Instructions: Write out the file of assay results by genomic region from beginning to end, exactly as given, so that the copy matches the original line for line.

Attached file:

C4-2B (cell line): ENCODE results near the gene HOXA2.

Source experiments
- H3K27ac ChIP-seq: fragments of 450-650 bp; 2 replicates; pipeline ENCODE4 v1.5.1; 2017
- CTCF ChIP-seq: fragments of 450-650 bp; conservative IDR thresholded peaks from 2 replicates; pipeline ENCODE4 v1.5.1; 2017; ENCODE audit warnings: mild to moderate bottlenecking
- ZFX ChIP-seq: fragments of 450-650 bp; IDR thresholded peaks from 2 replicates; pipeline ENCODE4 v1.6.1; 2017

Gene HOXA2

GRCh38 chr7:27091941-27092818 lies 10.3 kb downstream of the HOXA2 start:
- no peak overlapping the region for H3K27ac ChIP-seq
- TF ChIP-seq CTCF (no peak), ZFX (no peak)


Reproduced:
C4-2B (cell line): ENCODE results near the gene HOXA2.

Source experiments
- H3K27ac ChIP-seq: fragments of 450-650 bp; 2 replicates; pipeline ENCODE4 v1.5.1; 2017
- CTCF ChIP-seq: fragments of 450-650 bp; conservative IDR thresholded peaks from 2 replicates; pipeline ENCODE4 v1.5.1; 2017; ENCODE audit warnings: mild to moderate bottlenecking
- ZFX ChIP-seq: fragments of 450-650 bp; IDR thresholded peaks from 2 replicates; pipeline ENCODE4 v1.6.1; 2017

Gene HOXA2

GRCh38 chr7:27091941-27092818 lies 10.3 kb downstream of the HOXA2 start:
- no peak overlapping the region for H3K27ac ChIP-seq
- TF ChIP-seq CTCF (no peak), ZFX (no peak)